I think there cool. I don't know about the electric install but I think they save enough money (quickly) to pay for the cost.
This from a guy that's never owned one but I have looked passionately at them at Lowes.
 

trekrok

Sharpshooter
Special Hen Supporter
Joined
Mar 6, 2009
Messages
1,393
Reaction score
1,658
Location
Yukon, OK
Wife and I have replaced 3 water heaters over the years. That's great for being in the same home for over 30 years. This time It was just too much for me to do. It's a gas heater and had so much crap in the bottom, can't drain. Thank the Lord my wife was home when this one went. I was out of town and I called to get a buddy to come shut the water off because my wife couldn't get the tap closed at the tank. It's a 40 gallon tank and a ton of water had soaked our carpet in the hall, closet and one bedroom. The last one I put in myself and had to have some of the HVAC stuff pulled to fit the tank in. It was a 17" wide and still had to remove the door frame. Ha. No way I could manhandle another one in or carry this one out. They don't make them that small anymore (width) and I just don't have it in me to do the work myself.
Hard to find a plumber anymore that's not backed up till ......well....till they get to it. But I called one I knew and told him to put a tankless one in. Gas, venting and electricity very handy as well as the positioning of the water in/out. Made sure he picked up a good one and told him to get after it. A bit pricy buy it will good for a very long time and save money as well. It's a good thing for my wife and worth it in the long run.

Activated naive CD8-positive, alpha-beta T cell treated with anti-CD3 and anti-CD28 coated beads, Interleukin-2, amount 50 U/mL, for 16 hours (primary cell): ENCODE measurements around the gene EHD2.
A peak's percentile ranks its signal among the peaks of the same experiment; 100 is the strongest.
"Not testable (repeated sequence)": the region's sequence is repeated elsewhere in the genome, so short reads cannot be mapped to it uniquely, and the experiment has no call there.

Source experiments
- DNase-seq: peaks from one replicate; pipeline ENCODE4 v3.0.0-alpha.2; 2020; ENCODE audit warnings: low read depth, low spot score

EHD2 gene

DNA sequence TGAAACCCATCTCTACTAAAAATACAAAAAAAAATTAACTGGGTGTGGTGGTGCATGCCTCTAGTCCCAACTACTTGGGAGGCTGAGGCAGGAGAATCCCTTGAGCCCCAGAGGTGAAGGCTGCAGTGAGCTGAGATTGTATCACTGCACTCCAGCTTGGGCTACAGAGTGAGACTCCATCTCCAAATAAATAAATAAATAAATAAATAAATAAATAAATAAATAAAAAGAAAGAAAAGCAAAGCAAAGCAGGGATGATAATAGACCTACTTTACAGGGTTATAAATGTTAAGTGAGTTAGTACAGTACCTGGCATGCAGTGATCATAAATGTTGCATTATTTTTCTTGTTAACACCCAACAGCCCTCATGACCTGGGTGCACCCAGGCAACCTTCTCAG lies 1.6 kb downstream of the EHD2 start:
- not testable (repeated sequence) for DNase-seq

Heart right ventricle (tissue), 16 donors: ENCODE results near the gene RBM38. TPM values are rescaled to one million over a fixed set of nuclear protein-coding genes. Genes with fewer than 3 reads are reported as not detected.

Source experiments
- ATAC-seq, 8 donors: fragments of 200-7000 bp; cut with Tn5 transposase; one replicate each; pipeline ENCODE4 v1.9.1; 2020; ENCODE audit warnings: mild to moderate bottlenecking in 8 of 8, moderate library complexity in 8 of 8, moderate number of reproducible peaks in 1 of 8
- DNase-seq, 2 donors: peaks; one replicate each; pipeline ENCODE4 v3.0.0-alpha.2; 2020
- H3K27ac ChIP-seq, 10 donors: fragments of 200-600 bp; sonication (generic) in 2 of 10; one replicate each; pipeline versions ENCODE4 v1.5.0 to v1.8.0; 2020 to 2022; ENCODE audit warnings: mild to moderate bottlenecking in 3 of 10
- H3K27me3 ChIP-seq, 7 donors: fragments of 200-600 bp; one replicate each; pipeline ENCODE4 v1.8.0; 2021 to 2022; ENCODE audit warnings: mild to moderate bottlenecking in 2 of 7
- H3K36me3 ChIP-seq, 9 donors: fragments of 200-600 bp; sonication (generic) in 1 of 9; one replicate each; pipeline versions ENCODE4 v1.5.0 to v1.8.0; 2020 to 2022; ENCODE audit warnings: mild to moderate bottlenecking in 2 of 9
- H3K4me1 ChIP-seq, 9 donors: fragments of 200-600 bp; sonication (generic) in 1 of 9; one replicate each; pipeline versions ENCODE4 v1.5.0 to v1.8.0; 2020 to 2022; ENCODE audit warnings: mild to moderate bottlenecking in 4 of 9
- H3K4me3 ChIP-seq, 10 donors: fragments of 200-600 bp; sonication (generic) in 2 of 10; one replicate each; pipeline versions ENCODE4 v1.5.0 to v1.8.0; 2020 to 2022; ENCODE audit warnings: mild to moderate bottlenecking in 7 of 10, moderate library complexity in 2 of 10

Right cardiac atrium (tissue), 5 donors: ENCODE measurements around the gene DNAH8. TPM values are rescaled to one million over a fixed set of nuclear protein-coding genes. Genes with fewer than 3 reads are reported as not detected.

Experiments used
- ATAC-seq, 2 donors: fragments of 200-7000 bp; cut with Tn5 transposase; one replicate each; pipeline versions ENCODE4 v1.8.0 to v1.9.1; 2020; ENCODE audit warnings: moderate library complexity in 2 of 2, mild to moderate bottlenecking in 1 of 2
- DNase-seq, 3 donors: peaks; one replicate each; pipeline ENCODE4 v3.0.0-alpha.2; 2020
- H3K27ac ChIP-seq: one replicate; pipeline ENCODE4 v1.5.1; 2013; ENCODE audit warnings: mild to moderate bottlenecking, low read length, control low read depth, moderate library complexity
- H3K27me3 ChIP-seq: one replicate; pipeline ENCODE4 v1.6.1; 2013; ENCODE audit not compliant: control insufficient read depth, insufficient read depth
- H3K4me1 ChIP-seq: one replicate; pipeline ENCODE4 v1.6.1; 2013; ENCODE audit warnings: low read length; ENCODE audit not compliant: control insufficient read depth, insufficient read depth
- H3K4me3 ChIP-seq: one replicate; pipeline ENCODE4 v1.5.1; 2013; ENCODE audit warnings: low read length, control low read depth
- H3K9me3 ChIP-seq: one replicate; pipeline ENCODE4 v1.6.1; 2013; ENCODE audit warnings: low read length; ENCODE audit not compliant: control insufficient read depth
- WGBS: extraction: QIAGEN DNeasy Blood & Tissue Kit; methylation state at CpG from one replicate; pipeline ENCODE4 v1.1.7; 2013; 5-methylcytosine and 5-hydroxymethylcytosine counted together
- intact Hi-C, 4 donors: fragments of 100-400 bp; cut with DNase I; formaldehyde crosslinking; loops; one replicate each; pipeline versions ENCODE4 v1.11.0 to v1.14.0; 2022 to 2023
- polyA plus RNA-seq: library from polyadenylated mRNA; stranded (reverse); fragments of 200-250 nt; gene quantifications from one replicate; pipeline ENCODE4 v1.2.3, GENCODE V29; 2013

He brought the unit by just now and I had taken the double door frame/doors and trim down. Though about going ahead and do the disconnect but wife said NO because she knows I'd try to move the tank (still full of water) out. Smart gal. Anyway, it should be a quick fix and one less thing for her to worry about in the future.
Plus.....I think it's cool

Is your gas line big enough to run a tank less? I looked at one the last time on mine but guy at the store thought I'd probably need new line ran given house is circa 80s model. Never confirmed it was true.
 

steelfingers

Sharpshooter
Special Hen Supporter
Joined
Aug 10, 2015
Messages
8,138
Reaction score
6,486
Location
Earth
Is your gas line big enough to run a tank less? I looked at one the last time on mine but guy at the store thought I'd probably need new line ran given house is circa 80s model. Never confirmed it was true.
Gas line is big enough because that's something I looked at when they first came out. Fortunately the only things I run off of gas is the water heater and starter gas for the fireplace. Plumber also said I had plenty.